Thankful, Grateful, Blessed
For “Rodeo #1” – for which I was completely unprepared – I received a number of cookbooks as bridal shower gifts. Among my favorites was Frederica Fare, from church friends Mike and Lee Malone. If you ever want to know where the best recipe in a used cookbook is, look for the most stained and food – splattered page. In this one, it is page 163,
on which my lifetime “standout” recipe appears, submitted by Sue Bachrodt and Paula Clark, complete with a heads-up that says, “Warning: people always want the recipe for this!”
Perhaps that’s why I made it the first time in the mid-1980s. Since then, no one in my family can begin the holiday season without pumpkin bread. They start asking for it in October whenever they see the first yellowish leaf flitting its way to the ground and the crisp air awakens their sluggish lungs from a warm, humid slumber. I’ve always known this recipe had a magical way of drawing my family together, but never more did I realize this until the moment I received an unexpected phone call from The Bethany House in Clarksville, Tennessee. My oldest child had entered a year-long Christian-based women’s recovery facility late one summer and was allowed no contact with anyone for many weeks. By fall, we were allowed to visit her on the first weekend of each month for a few hours and made those long drives to spend just a few hours at the family pancake breakfasts, reveling in God’s answer to prayer and the miracle of her progress in recovery.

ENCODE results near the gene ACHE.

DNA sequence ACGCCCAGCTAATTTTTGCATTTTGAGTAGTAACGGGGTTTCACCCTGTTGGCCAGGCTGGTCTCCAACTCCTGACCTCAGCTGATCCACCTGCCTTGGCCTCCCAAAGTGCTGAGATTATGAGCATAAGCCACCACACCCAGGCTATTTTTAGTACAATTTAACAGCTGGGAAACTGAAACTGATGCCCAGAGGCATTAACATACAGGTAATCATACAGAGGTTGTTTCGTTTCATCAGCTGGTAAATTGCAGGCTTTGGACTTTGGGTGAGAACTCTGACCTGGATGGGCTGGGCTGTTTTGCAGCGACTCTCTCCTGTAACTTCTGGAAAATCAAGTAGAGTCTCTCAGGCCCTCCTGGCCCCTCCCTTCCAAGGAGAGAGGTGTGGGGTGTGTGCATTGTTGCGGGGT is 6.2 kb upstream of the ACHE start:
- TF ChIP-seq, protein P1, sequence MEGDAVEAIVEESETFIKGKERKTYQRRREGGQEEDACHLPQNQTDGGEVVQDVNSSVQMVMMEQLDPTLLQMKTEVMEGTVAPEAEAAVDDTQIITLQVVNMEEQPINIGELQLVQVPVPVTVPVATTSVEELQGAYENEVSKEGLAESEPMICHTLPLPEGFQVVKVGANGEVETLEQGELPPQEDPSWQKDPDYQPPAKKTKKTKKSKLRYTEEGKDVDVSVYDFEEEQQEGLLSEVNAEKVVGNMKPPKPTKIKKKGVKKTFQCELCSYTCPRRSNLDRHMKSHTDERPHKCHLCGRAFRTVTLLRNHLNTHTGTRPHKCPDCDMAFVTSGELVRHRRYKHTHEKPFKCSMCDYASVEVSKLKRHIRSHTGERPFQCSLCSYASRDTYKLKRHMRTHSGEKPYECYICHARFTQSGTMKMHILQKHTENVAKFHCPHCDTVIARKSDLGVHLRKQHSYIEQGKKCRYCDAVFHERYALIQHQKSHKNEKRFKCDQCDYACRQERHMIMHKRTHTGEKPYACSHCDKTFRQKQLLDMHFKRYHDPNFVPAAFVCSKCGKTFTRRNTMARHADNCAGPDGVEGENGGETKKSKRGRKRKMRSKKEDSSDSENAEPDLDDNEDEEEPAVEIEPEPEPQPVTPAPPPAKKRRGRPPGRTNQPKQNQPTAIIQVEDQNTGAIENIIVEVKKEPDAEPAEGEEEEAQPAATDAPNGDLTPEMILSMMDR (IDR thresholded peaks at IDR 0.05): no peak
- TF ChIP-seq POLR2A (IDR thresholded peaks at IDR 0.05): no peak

I knew I had my baby girl back when she pleaded for special permission to call home that day before we left to visit her for the first time – she wanted to be sure I didn’t forget to bring the pumpkin bread – the bread of breakfasts with slathered whipped cream cheese and the bread of late-night games of Scrabble huddled around the kitchen table in pajamas, with strong coffee. This is the bread of togetherness of a family – and a testament that food plays a powerful role in the roots of home and belonging.
3 1/2 c. white flour
2 t. soda
1 1/2 t. salt
1 t. cinnamon
2 t. nutmeg
1/2 t. cloves
3 c. sugar
1 c. oil
2/3 c. water
2 c. mashed pumpkin (I use one small can)
Sift together dry ingredients. Make a well in center. Add remaining ingredients and mix well. Divide into bread pans. Bake at 350° for one hour or until done.
Today, I am grateful for God’s answer to three years of fervent prayers in bringing Mallory back from the brink of death. We continue to celebrate her recovery in prayers of thanksgiving every day.